Faces on the wall
We spill out of the taxi at the Genocide Museum. It is uncomfortably hot.
“How long should we stay here?” we ask our driver. He shrugs. “Its up to you.” he says. He points to a shady spot up the road. “I will wait there for you.” He gestures with his head.
As I approach the ticket office, a man looms in front of me, his face, hideously disfigured... from I can’t imaging what. I turn away, completely confronted. I have never see such deformity. I don’t know what to think. The moment is quickly suppressed from my memory as I focus on what lay ahead.
Inside the gates, the “prison” surrounds three sides of an open courtyard. There is little shade and so we head for the nearest building. This used to be the Chao Ponhea Yat High School, but was converted to a prison during the “reign” of Pol Pot.
The first room I enter is strangely familiar. I have seen photos of it, so the scene comes as no surprise. Images from this prison were featured in the 1992 Ron Fricke film “Baraka”, and it is a place I’ve always wanted to visit. The cheery yellow and white tiled floor was a happy legacy of its schooltime days. The lonely metal bed complete with shackles now a reminder of the horror of its more recent history.
Perhaps because of the confines of the walls, I find this place more disturbing than the killing fields. Perhaps because I find torture so much more disturbing than death. Perhaps because it it is easier to visualise what took place here... or perhaps it is the neverending wall after wall of photos. Photos of real people who were brought here, imprisoned, interrogated and tortured before being carted off in trucks to Cheung Ek to be killed, en masse.
There is one room after another, each one with a bed frame, perhaps a desk, perhaps an instrument of torture. On one wall of each “classroom” is a different photo. Taken by Ho Van Tay, a Vietnamese combat photographer who was the first media person to document Tuol Sleng to the world. The photos are a grisly portrayal of the tortured bodies shackled to the beds.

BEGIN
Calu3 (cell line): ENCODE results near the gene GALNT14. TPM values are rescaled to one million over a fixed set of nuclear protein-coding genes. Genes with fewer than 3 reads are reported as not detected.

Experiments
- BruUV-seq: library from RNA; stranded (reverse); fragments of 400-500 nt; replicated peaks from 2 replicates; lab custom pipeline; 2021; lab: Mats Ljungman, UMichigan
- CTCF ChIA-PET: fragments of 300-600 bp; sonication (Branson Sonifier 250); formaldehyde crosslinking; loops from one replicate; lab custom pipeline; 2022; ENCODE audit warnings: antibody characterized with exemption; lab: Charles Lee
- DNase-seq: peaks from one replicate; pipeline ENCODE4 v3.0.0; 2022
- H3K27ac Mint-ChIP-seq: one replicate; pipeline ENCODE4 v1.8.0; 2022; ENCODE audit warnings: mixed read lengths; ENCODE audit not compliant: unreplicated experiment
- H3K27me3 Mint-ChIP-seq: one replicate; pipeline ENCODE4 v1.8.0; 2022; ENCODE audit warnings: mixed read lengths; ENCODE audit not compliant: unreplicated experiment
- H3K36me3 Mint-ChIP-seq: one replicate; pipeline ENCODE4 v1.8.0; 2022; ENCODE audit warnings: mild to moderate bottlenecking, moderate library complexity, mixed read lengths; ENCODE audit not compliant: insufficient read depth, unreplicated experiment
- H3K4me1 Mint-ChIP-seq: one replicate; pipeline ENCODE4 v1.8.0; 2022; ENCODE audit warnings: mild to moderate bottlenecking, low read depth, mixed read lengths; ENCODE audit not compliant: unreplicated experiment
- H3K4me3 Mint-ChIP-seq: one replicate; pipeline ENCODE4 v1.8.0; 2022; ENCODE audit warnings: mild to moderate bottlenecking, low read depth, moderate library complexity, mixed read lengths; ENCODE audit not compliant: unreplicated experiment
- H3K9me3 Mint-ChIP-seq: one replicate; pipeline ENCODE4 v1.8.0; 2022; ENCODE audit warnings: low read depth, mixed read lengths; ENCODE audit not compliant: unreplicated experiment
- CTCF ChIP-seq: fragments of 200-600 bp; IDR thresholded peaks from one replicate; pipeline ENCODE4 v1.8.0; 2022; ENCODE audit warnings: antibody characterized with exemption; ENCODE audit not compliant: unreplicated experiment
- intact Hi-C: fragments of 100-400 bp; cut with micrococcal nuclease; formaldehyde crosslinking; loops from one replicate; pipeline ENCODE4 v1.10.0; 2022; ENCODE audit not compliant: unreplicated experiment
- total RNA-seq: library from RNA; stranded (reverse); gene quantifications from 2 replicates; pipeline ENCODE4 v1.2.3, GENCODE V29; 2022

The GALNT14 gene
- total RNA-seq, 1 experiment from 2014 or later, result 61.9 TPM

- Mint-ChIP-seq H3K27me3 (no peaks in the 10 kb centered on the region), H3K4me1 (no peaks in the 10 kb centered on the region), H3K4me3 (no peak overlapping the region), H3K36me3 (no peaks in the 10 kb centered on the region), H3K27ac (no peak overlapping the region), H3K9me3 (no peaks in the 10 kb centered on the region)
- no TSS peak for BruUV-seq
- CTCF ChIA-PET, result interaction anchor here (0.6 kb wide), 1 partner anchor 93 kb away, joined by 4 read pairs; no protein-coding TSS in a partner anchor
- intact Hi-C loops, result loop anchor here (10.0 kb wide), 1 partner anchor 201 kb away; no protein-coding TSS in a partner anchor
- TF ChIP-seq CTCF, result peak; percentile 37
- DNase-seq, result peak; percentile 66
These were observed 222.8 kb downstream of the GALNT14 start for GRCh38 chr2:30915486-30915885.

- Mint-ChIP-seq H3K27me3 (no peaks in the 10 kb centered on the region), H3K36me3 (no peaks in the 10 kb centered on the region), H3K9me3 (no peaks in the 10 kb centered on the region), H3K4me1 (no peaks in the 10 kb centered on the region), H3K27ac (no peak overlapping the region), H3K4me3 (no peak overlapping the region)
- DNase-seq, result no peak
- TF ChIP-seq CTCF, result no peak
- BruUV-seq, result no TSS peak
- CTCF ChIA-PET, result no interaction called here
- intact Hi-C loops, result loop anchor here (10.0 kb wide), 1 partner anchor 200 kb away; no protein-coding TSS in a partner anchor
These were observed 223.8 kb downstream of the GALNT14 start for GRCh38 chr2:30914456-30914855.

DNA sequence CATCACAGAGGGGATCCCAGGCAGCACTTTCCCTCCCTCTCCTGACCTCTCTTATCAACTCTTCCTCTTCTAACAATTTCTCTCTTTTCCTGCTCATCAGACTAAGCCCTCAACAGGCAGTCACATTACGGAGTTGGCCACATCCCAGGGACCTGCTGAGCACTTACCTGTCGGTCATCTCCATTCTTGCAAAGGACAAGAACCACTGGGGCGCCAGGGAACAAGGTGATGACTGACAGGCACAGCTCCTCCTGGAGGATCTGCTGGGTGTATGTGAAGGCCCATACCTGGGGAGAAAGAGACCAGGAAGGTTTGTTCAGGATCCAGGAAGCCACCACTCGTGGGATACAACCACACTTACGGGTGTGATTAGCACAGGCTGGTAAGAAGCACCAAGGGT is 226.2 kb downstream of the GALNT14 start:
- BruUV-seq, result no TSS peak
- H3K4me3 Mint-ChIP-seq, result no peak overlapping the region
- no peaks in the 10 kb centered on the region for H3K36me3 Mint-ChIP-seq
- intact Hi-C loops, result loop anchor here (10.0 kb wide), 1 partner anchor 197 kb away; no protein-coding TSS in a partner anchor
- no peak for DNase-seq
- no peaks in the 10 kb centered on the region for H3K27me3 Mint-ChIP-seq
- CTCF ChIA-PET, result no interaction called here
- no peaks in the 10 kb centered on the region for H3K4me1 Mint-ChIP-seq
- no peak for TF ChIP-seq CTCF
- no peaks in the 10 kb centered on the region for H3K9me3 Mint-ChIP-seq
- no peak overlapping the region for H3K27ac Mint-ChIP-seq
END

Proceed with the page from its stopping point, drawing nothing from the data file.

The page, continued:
On the balcony outside, a sparrow flits from wire to wire. Barbed wire that was erected to keep the prisoners in.
We make our way to the second school building. This one was converted into cells. Where the “prisoners” were held captive for months on end.
Beyong the cells, there are rooms and rooms lined with photos. Each prisoner was photographed on arrival. The Khmer Rouge required that the prison staff make a detailed dossier for each prisoner. The original negatives and photographs were separated from the dossiers in the 1979–1980 period and most of the photographs remain anonymous today. Nameless faces. Wall after wall. There is a face of a little girl. She must be about 4 years old. She looks sweet, and of course, innocent of any political crime. The faces stare back. One man appears deranged with terror, the whites of his eyes circling his dark eyes as they nearly pop out of his head. His mouth is a grimace. He must know what fate lies before him. So many people, so many women, so many children. I looked into the eyes of many of the victims to try and see what emotions they may have been experiencing when photographed. Most seem detached and resigned to an unknown fate. A few seem terrified. Not as many as I expected. It beggars belief.
There is a sign on the wall. It is a diagram of a smiling man with red line slashed through it indicating that it is prohibited to smile or make jokes here. I wonder at the need to erect such a sign.